Abstract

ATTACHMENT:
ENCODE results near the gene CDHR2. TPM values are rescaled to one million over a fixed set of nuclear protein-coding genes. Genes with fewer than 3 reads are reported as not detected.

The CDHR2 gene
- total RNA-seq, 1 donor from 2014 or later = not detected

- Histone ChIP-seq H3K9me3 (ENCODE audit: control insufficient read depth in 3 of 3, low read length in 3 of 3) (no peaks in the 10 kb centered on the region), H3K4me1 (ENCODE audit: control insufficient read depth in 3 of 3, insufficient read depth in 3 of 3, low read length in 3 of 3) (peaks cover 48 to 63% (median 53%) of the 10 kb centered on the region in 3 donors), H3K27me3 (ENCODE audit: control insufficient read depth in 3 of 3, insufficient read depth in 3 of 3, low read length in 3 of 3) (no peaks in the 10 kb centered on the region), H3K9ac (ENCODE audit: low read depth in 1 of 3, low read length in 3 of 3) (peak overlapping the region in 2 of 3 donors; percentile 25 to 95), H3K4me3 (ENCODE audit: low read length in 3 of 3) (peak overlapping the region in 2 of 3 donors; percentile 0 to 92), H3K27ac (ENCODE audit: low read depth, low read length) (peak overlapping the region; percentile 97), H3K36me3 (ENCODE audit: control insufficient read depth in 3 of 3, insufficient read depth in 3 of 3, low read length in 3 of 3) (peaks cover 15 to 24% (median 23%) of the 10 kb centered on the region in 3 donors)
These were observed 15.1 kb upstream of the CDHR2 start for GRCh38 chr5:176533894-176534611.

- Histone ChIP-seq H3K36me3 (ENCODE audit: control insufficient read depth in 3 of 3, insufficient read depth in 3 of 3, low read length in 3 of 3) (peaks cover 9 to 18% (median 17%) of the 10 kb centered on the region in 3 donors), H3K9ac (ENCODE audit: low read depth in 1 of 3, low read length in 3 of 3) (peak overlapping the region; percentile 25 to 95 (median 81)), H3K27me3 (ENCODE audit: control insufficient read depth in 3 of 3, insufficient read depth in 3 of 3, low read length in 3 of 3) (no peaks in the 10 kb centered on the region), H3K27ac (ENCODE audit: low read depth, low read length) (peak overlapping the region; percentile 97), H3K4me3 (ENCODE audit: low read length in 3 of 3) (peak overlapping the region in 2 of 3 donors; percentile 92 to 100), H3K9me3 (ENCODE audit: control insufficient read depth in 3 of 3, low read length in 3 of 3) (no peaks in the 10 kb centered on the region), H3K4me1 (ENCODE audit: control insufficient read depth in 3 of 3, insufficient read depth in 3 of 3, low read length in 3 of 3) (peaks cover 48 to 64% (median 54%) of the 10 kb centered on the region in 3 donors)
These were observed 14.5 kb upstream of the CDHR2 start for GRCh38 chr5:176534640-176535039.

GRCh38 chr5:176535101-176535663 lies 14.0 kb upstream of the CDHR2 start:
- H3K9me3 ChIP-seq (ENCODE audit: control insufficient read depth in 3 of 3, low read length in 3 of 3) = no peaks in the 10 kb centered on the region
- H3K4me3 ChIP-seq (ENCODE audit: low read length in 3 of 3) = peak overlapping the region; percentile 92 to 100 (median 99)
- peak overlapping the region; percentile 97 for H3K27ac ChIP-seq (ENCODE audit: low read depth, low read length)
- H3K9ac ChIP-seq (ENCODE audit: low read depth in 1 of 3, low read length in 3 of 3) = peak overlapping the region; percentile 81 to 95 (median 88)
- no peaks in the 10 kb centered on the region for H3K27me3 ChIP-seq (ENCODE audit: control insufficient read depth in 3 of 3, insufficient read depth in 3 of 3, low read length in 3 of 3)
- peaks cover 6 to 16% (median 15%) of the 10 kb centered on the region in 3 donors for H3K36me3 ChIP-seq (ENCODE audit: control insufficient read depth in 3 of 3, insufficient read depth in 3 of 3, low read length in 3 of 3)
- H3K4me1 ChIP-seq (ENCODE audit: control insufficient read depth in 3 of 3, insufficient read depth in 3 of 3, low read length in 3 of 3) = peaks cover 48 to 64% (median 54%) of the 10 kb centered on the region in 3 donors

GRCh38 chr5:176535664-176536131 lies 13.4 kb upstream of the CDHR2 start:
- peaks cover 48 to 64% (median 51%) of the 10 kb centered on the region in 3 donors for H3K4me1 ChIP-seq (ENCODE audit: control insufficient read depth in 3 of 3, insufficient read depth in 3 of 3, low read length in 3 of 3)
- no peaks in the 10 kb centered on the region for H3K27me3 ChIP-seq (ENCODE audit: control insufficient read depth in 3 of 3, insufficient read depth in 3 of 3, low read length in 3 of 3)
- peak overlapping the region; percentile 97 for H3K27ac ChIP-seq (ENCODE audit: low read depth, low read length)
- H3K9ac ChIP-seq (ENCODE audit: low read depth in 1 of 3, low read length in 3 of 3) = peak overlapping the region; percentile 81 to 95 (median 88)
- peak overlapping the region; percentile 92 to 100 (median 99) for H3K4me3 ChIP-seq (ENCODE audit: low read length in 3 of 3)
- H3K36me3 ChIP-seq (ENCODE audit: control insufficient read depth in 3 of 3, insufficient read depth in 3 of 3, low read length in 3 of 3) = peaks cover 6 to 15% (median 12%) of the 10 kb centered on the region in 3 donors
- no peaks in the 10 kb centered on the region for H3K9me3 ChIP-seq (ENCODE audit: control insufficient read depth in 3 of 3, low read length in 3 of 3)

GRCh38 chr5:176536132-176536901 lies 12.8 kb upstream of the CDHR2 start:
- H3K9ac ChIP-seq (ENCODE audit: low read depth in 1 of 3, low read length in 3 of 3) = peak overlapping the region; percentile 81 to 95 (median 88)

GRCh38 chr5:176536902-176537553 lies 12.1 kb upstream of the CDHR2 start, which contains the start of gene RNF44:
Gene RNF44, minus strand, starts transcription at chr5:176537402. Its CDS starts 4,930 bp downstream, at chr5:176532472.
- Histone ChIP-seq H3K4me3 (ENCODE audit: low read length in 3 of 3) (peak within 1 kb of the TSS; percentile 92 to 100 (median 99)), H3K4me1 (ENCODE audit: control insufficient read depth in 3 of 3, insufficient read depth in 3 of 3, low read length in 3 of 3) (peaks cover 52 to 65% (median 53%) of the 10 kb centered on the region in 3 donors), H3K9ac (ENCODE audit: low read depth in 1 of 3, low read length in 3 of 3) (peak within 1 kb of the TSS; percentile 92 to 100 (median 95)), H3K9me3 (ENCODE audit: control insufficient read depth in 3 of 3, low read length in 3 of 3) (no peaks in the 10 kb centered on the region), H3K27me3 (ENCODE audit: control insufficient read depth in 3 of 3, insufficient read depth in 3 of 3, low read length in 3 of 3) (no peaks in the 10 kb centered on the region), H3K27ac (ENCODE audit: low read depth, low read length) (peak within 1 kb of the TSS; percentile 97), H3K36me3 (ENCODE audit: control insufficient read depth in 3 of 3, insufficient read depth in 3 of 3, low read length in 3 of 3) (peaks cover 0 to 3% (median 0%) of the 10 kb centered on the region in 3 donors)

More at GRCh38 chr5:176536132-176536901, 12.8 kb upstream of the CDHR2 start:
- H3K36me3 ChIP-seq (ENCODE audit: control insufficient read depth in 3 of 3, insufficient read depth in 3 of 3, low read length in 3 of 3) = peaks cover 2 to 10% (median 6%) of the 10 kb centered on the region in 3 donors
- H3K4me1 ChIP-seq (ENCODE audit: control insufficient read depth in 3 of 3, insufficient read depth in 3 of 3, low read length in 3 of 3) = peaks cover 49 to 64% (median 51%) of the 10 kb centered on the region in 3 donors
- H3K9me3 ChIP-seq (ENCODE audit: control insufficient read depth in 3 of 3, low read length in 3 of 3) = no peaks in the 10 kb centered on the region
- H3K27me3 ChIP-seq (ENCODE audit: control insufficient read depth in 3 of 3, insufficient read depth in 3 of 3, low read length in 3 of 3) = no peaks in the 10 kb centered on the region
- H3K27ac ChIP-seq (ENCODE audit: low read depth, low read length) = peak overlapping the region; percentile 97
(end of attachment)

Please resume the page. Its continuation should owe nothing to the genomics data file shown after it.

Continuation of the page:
A novel and promising application of a geochemical tool adapted to medical science is the thermodynamic and kinetic modeling of the behavior of minerals in fluids similar to lung fluids (or simulated lung fluids, SLF). Reaction-path modeling for chrysotile, anorthite, K-feldspar, talc, muscovite, kaolinite, albite, and quartz under physiologic conditions in SLF gives dissolution times for these minerals as: chrysotile < anorthite < K-feldspar < talc < muscovite = kaolinite = albite = quartz. For the reaction of these minerals with SLF, hydroxylapatite (a mineral initially supersaturated in SLF) and several other secondary minerals were predicted to form (e.g., mesolite is predicted to precipitate during dissolution reactions of other Al3+-containing minerals). Batch experiments using SLF and a brucite/chrysotile mineral mixture confirm that hydroxylapatite forms during reactions in SLF, potentially a function of having a seed crystal in the brucite, chrysotile, or hydromagnesite (predicted to form from brucite dissolution) present. Moreover, SEM analysis of lung tissue also confirms the formation of calcium phosphates (e.g., hydroxylapatite). Reaction-path modeling of minerals under physiologic conditions provides insight into mineral behavior in the body; predicted mineralization pathways associated with pleural plaques and the predicted formation of Al3+-bearing minerals during reaction-path modeling deserve attention when considering pathologies in the body.

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